Friday, January 16, 2015

Side table face lift

As you know my Pop builds a lot of things from scratch. one thing he built was this neat little corner table for his outside patio. It was an outside table so he never gave it any finishing touches and it was made out of left over scrap pieces of wood. However after a few years he was tired of it and went to throw it out but being me, I snatched it up with a plan in mind.

He thought I was going to stick it on my patio and maybe spray paint it yellow which was not a bad idea but not what I had in mind. You see at the time we were living in a little town house in Louisiana that had this tiny little entry way. I desperately wanted a spot to stick keys, a mail basket and Mack-dogs leash. So to paraphrase Goldie Locks, this little table was not too big, not too small but it was juuuuust right! So I sanded, patched, painted, stained, used antiquing glaze and now I have a great little table! It was perfect for that space  and who knows which room it will call home in a month when we move again!
OK First things first, I always sand. My go to is my little mouse sander but this one required some hand sanding as well. Then I took a very basic (Elmer’s) wood putty and filled in all the little screw holes because like I said this had been an outside piece so Pop had never done any of the finishing touches. IMG_0743TIP: You fill in wood putty in a messy fashion with excess on top (shown above) and wait for it to dry. Once it’s dry you sand it down so it’s flush with the wood surface. Make sure you choose one that can be painted or stained over depending on your needs. Not all wood putties are created equal.  IMG_0744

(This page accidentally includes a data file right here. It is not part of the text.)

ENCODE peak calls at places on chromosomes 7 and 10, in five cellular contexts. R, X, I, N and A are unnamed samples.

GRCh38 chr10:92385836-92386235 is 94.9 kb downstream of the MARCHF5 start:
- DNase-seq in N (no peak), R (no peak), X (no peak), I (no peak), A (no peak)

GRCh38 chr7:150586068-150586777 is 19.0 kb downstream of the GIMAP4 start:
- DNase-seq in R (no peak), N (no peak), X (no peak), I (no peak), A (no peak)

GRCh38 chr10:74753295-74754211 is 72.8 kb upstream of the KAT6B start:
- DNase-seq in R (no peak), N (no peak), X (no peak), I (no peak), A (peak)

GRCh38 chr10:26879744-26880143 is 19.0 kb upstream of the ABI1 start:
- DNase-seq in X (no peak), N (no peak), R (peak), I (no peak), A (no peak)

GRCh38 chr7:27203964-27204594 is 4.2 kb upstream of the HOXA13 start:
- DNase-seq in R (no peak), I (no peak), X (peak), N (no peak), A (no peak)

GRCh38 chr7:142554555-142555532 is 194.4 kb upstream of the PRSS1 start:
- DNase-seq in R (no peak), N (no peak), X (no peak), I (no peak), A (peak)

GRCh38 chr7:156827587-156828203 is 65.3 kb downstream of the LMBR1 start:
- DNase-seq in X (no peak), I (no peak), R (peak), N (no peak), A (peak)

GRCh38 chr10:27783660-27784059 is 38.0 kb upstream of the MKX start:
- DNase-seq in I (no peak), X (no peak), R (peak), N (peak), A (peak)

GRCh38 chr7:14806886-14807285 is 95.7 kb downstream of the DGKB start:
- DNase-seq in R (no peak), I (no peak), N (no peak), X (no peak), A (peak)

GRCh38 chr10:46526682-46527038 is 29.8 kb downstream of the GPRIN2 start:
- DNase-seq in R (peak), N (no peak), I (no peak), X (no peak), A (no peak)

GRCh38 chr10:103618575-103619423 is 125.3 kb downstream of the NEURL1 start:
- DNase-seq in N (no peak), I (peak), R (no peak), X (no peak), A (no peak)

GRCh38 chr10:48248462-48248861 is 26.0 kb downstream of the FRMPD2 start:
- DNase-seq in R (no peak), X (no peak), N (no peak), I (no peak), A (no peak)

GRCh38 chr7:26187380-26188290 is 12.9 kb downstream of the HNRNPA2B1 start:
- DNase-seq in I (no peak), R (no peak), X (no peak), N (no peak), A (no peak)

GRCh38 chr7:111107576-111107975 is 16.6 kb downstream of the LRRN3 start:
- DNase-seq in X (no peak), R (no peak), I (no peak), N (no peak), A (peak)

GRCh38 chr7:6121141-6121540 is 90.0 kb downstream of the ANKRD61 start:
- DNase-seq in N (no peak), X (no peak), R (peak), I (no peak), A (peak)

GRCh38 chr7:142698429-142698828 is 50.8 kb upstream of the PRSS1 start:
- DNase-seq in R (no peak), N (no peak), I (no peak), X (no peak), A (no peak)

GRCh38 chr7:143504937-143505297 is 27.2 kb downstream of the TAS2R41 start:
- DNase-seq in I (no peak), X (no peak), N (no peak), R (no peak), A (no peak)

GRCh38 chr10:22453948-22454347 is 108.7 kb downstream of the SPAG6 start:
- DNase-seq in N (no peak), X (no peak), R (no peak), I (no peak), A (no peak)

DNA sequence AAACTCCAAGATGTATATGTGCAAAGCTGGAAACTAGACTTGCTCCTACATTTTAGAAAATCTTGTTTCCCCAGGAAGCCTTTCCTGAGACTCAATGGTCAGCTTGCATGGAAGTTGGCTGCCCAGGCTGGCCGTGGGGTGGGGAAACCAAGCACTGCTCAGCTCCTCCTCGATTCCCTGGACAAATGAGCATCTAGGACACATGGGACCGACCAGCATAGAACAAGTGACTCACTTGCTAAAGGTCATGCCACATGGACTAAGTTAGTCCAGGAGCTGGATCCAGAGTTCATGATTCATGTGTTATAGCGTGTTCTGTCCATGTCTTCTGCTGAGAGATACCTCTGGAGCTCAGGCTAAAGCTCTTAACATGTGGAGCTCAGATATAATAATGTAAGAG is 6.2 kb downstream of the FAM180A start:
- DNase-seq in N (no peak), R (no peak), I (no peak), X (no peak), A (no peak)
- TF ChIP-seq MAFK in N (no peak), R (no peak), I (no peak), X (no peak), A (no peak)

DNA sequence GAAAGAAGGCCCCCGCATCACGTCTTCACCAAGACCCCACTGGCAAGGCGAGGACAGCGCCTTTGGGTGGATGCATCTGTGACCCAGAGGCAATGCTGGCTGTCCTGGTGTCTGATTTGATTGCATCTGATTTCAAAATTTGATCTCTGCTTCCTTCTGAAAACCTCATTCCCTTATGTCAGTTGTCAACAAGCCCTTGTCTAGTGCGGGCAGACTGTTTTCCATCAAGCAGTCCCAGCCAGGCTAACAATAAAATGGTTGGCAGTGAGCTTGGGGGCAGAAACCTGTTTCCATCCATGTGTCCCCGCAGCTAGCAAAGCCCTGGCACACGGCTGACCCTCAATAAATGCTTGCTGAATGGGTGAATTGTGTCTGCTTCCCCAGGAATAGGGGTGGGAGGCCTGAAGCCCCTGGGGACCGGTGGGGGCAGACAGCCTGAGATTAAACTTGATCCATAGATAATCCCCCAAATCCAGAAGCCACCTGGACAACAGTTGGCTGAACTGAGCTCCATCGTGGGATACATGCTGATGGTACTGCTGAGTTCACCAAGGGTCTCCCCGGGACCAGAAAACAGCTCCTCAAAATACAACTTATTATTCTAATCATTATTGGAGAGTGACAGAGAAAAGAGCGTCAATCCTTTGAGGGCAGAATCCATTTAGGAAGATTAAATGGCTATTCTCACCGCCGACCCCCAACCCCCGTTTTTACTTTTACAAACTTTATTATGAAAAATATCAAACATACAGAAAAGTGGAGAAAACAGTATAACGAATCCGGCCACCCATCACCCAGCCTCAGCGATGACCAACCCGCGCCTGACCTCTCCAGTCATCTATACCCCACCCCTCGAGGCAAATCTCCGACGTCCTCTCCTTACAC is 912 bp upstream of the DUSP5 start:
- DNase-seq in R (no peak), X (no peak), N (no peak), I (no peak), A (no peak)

Once everything was dry and all the surfaces had been sanded, until they were nice and smooth, I took out some old off white paint I had lying around. I started with the table on its top and painted the base with two coats.
Once everything was dry I flipped it and stained the top with some left over stain from my Morris Chair. Once the stain was dry I put a semi-gloss clear coat on it.
Then it was time to use the antique glaze. This stuff is actually very easy to use! I bought the Valspar kind because you all know how I feel about Lowes! Plus it was very affordable. The trick is to move quickly and don’t put too much on at one time. If you’re using a latex based paint it makes it easier because it doesn’t seem to adhere as fast. Use old rags and put a little into a paper bowl or something you can easily dip your rag into. I rubbed mine on with a rag but you can get different looks by using a sponge brush or a paint brush. Just play with it on scrap wood and have fun.
I love the way it looks all finished. I went a little extra dark on the antiquing because I wanted an extra aged look. This project took me 2 days (about 4 hours total hands on time, this did not include drying time.)
It was an easy way to update an old piece and it ended up being the perfect addition for that tiny entryway. Now we no longer live at that home but it has been a great addition in the guest room where we live now and I’ll be excited to see where it ends up in our new house come next month. That is my favorite part about moving I get to find new places to use old pieces.
Creatively Yours,
Christina Marie
(This post is NOT sponsored by Lowes. I just give them shout outs because they are always located near military posts and have what I need).

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